School Schmool is a great day-timer that is put together by QPIRG McGill and QPIRG Concordia.I wrote this for this year's planner. A lot of the stuff in it is really interesting and there is always beautiful art. You can check it out by clicking here.
Time and time again, people make the argument that disabled people don't have to be included in social justice movements because disabled people are 'different.' Disabled people, they say, are different from other subordinated groups because we have an 'intrinsic hardship.' Disabled people, they say, are different because there is something wrong with us. Disabled people, they say, aren't entitled to the same kinds of social inclusion and social justice because we simply can't do certain things – our exclusion is justified.
The following is a speech I gave at a Parkdale Against Poverty meeting on September 23, 2013. We were asked to speak about the provincial government's plan to eliminate ODSP and move almost everyone onto welfare. The other speaker was John Clarke. You should also check out his piece in The Bullet: "Austerity Agenda Targets the Disabled".
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We are currently being told that these are times of austerity – times of cutbacks in order to ensure a healthy economy. It is important to think about how it is that poor people are hit disproportionately hard and rich people are getting richer. The richest 1% in the world own 95% of the world’s resources. The worlds 1,210 billionaires own more than all of the property that the poorest half of the world owns – 12 hundred people own more than 3 billion people!
People on OW (Ontario Works or welfare) get $376 a month for shelter while those on ODSP (Ontario Disability Support Plan) get $479 – neither are anywhere close the average rent for a bachelor apartment in Toronto ($837 a month). This means that people don’t have enough money for food and rent – if either. But, here and around the world rich people aren’t being told that they have to tighten their belts – they aren’t told they have to live in substandard housing and make choices between food and rent. In Ontario, there are almost a million people on social assistance, nearly half of them on ODSP.
These two systems – welfare and ODSP were started because poor people fought for them. They were put in place very differently because of deeply troubling notions of who was considered the deserving and who was considered not the deserving poor. Disabled people – or at least certain disabled people are considered deserving so they get paid more while other people are depicted as lazy, as free-loaders so they get less money. This has always been a brilliant way of demonizing people on welfare to the general public and dividing different groups of poor people. It is how people on ODSP could say that they didn’t need to worry about the 21.6% cut to OW in 1995 and it is how people on OW can say that they don’t need to worry about getting rid of ODSP. “It doesn’t affect me” both groups can say. It means that we don’t fight together when we should be united because it is the same people – rich members of government acting in the interest of corporations that are attacking us.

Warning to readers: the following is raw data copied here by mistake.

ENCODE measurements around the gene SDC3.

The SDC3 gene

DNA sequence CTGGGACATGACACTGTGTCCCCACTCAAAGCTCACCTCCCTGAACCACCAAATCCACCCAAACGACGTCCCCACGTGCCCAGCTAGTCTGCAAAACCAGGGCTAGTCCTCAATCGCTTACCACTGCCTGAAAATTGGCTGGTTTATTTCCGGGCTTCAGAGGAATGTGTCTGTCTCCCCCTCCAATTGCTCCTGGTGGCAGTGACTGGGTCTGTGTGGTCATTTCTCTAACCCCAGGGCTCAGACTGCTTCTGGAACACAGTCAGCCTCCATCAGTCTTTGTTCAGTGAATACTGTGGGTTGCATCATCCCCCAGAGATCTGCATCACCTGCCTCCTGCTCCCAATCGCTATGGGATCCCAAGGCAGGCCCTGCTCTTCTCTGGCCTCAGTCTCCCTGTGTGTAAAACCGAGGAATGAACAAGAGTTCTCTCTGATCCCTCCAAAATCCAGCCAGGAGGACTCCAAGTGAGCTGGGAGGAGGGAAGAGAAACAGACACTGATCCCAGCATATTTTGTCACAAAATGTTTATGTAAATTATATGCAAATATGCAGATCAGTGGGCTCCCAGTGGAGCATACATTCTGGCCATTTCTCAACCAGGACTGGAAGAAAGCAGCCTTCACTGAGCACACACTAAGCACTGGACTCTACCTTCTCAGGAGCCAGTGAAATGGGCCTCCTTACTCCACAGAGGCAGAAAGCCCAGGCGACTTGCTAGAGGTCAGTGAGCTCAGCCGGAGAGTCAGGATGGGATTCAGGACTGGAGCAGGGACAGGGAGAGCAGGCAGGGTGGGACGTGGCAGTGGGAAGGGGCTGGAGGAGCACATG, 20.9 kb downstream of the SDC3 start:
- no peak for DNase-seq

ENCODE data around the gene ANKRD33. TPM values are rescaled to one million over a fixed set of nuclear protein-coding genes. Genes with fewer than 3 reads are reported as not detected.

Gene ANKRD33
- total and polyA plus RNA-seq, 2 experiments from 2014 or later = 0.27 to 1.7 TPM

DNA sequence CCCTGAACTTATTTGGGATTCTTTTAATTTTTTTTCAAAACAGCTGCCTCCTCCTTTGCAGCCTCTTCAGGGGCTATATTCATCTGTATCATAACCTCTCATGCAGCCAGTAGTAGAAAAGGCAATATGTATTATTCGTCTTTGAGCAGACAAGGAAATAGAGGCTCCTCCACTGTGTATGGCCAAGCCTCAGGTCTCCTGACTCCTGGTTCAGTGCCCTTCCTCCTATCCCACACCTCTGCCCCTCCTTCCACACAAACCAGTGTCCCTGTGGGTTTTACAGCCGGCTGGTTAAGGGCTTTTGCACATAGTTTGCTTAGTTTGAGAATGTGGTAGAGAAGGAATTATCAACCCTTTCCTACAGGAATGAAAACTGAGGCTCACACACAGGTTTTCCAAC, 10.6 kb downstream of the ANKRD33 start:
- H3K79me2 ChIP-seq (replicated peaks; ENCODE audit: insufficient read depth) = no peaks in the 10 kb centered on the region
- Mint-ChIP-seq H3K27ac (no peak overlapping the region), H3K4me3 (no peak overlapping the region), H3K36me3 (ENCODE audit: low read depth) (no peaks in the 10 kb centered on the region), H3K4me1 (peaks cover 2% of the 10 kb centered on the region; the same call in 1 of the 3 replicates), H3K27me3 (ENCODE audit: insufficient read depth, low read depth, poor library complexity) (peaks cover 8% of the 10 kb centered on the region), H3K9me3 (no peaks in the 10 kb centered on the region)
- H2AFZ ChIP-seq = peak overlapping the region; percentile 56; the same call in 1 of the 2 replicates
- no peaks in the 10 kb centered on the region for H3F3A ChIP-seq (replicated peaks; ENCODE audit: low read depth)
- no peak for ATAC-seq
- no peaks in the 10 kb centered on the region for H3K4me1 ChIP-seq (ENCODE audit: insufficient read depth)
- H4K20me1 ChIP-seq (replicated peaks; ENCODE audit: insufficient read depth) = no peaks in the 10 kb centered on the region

Tuesday September 3, noon at British Consulate, 777 Bay at College
The Cameron Government in the UK has emerged as a world leader in social retrogression and it has undertaken a brutal attack on poor and disabled people that governments here in Canada are watching with the keenest interest.
A 'bedroom tax' has been imposed on hundreds of thousands of social housing tenants and mass evictions are threatened. Unemployed people looking for work are being subjected to arbitrary cut off and denial of benefits. Disabled people are having their cases reassessed by private companies and are being deemed 'fit for work' in the face of overwhelming evidence to the contrary.
One of the most common critiques that I get is that, while people agree with me about the social construction of impairment to an extent, that pain isn’t socially constructed. This is something that has also come up in a few of my classes lately so I thought I would sit down and take the time to articulate my thoughts a bit better on this point.
I want to start by saying that I have a lot of pain a lot of the time. For me, most of the time, the question is not if I am in pain, it is how much pain I am in. It is one of the primary reasons that I don’t post more on this blog, the other being the aforementioned school (all I do is write!). Interestingly, these days, my pain isn’t as overwhelming most of the time as it used to be, which also means that I actually write less because I can do things like go out and go to school.
I also want to be clear that my saying that disability is socially constructed is not the same thing as saying that there are no material consequences attached to being classified as disabled. Similarly, while I frequently argue that gender and race are socially constructed, this statement does not erase the very real consequences of sexism, patriarchy, racism and white supremacy on the lives of women, trans people and racialized people.